Why is Elon Musk suing OpenAI and CEO Sam Altman?

Elon Musk is suing Microsoft-backed OpenAI and CEO Sam Altman.

Why is Elon Musk suing OpenAI and CEO Sam Altman?
Tesla and SpaceX's CEO Elon Musk attends political festival Atreju organised by Italian Prime Minister Giorgia Meloni's Brothers of Italy (Fratelli d'Italia) right-wing party, in Rome, Italy, December 16, 2023. REUTERS/Guglielmo Mangiapane/File Photo

The backstory: Back in 2022, OpenAI made a splash in the tech world with ChatGPT, an artificial intelligence (AI) chatbot that took off like wildfire, reaching 100 million users in just two months. This set off a frenzy among tech giants like Microsoft and Google, who raced to develop their own AI tools. Microsoft came up with the Bing chatbot, while Google launched Bard, which was later renamed Gemini. Businesses worldwide also hopped on the AI train, using these tools for tasks like summarizing documents and coding. 

Elon Musk, the brain behind well-known ventures like TeslaNeuralink and SpaceX, was among many voices expressing concerns about the rapid advancement of AI and the potential dangers it could pose. Musk co-founded OpenAI back in 2015, but he stepped down from the board in 2018 to avoid any conflicts with his companies. He also launched his own AI company, xAI, last July. 

More recently: Musk has been in the spotlight left and right, thanks to the progress of Neuralink's brain chip technology and buying out Twitter (now X) for US$44 billion. Meanwhile, Sam Altman, CEO of OpenAI, faced a surprising turn of events when he was abruptly fired last November, only to return shortly afterward, leaving many in the tech world scratching their heads over what had happened. As for OpenAI, Microsoft first started investing in the company in 2019, and that investment has reportedly grown to about US$13 billion since then.

The development: Musk is suing Microsoft-backed OpenAI and Altman, saying they've strayed from their original goal of developing AI for the good of humanity. Musk's lawyers argue that in 2015, Altman and co-founder Greg Brockman approached Musk to create a non-profit AI lab. But, they say that OpenAI has now shifted its focus to making profits (specifically for its major backer, Microsoft) which violates the initial agreement.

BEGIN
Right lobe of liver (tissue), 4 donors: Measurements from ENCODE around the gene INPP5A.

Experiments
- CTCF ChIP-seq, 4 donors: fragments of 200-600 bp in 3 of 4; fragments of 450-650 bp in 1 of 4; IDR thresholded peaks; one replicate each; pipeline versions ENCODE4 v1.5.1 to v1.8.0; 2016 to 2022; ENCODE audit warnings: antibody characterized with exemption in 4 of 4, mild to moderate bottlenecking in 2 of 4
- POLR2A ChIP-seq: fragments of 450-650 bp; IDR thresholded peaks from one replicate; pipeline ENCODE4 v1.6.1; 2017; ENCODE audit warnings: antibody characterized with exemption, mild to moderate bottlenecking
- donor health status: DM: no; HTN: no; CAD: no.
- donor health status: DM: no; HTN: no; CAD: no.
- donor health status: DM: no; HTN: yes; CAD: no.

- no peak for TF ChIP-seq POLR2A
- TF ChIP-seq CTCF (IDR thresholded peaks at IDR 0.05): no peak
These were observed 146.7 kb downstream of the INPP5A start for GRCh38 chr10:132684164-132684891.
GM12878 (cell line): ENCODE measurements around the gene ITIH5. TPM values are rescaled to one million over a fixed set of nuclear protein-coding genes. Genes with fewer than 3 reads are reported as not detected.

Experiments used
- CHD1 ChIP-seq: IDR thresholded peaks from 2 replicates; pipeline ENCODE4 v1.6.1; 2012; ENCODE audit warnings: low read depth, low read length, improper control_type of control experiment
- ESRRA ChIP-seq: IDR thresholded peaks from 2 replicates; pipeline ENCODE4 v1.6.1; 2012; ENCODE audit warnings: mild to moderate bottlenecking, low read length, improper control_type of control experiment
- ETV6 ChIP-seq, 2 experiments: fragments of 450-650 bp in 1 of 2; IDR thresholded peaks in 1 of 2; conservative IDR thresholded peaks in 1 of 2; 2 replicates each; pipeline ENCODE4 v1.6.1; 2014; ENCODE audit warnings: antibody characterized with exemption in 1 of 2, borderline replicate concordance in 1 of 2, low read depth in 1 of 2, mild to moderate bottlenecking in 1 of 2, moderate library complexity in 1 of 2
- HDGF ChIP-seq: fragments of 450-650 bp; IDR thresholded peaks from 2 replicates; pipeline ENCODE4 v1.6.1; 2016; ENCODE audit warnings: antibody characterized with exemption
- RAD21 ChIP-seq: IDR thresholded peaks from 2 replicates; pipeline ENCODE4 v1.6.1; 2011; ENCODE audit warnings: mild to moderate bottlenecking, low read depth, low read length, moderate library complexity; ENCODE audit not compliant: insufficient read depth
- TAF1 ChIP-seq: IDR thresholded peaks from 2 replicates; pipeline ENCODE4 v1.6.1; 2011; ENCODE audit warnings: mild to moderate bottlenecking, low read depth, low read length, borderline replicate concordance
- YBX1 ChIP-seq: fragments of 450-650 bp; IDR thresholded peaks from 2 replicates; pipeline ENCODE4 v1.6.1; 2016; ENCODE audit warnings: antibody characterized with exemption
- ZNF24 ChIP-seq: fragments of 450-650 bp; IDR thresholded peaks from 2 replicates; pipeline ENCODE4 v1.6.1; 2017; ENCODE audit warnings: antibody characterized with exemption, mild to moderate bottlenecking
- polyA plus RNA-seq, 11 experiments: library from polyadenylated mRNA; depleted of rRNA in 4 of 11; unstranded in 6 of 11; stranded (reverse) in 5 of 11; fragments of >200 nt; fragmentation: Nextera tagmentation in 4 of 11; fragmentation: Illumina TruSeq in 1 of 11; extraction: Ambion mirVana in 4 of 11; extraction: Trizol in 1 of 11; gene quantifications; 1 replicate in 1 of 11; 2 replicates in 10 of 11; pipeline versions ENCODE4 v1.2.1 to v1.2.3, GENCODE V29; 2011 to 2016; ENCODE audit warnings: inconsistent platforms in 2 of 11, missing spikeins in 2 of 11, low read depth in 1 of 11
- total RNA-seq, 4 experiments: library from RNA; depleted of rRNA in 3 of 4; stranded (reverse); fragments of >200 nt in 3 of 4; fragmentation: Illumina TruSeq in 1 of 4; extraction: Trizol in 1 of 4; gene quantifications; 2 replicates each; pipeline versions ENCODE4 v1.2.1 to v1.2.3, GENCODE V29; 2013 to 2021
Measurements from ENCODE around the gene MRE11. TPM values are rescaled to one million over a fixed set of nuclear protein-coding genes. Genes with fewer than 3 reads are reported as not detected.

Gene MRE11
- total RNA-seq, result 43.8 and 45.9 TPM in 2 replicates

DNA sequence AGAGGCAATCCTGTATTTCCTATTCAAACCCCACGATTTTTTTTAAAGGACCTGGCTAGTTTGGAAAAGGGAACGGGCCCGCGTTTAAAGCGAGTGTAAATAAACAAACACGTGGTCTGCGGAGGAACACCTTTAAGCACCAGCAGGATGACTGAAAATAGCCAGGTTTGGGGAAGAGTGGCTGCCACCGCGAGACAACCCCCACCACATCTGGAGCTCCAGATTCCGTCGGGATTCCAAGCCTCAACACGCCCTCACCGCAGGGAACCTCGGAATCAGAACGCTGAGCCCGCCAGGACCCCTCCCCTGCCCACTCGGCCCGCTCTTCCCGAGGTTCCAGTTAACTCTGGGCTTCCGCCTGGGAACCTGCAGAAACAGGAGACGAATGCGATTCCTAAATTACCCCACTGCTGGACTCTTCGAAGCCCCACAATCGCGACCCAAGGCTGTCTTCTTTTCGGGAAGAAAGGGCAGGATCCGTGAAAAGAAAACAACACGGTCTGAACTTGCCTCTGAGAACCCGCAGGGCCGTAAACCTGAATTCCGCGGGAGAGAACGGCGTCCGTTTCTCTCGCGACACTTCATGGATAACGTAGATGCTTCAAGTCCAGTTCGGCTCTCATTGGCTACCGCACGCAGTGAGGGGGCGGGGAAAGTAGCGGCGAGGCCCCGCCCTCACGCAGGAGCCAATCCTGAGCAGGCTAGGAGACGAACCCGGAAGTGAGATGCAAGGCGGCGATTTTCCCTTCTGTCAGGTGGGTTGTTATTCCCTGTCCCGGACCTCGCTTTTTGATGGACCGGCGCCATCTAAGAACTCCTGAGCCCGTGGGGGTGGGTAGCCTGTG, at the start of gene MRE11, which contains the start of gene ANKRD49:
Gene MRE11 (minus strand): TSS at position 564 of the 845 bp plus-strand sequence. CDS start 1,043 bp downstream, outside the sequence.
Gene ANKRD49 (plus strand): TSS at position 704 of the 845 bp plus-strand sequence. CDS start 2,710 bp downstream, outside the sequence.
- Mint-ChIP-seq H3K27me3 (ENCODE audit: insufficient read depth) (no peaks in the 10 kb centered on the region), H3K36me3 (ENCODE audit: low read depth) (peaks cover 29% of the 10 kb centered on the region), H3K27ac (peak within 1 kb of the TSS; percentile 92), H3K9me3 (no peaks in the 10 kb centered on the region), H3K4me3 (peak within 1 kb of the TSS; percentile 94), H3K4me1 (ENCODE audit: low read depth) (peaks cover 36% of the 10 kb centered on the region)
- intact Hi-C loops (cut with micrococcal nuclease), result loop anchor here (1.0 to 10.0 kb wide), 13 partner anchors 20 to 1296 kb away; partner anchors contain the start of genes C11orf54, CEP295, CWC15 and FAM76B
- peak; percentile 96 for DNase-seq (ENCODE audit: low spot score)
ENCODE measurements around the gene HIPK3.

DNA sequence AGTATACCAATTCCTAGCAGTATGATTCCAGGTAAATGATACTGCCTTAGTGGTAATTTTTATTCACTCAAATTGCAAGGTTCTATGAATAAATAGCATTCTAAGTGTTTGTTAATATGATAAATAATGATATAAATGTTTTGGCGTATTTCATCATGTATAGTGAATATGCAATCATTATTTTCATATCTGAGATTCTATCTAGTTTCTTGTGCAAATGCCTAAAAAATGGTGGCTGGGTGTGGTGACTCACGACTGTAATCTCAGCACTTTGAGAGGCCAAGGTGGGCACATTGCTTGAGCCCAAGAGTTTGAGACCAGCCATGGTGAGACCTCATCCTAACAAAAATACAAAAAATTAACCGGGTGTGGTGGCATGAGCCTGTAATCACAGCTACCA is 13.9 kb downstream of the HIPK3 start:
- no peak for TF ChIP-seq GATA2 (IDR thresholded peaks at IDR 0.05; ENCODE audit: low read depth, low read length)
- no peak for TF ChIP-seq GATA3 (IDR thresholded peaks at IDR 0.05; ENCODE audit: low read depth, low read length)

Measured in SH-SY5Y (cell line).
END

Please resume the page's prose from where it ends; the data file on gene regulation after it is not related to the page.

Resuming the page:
The lawsuit says that OpenAI is focused on increasing Microsoft's profits rather than what's best for humanity, which is a breach of contract. Musk's team also said that OpenAI's release of GPT-4, a powerful language model, as essentially a product that serves Microsoft's commercial interests, also breaks the deal. Musk is asking the court to make OpenAI share its research with the public and stop Microsoft from profiting from it. He also wants GPT-4 and another advanced AI called Q* to be treated separately from OpenAI's deal with Microsoft.

OpenAI has said it "categorically disagrees" with the lawsuit, according to an internal memo seen by Bloomberg, and that Musk's arguments "may stem from Elon's regrets about not being involved with the company today."

Key comments:

The lawsuit was filed "to compel OpenAI to adhere to the Founding Agreement and return to its mission to develop AGI for the benefit of humanity, not to personally benefit the individual Defendants and the largest technology company in the world," said Elon Musk's lawyers.

"To this day, OpenAI, Inc.'s website continues to profess that its charter is to ensure that AGI benefits all of humanity.' In reality, however, OpenAI, Inc. has been transformed into a closed-source de facto subsidiary of the largest technology company in the world: Microsoft," said the lawsuit filing.

"Under its new Board, it is not just developing but is actually refining an AGI to maximize profits for Microsoft, rather than for the benefit of humanity," said the filing.

"Its technology, including GPT-4, is closed-source primarily to serve the proprietary commercial interests of Microsoft," said the filing.

"We expect this will have zero impact on AI development inside or outside of OpenAI, and would chalk it up to Musk seeking to get a slice of equity in a company he effectively founded but in which he holds no stake," said Giuseppe Sette, president and co-founder of market research firm Toggle AI.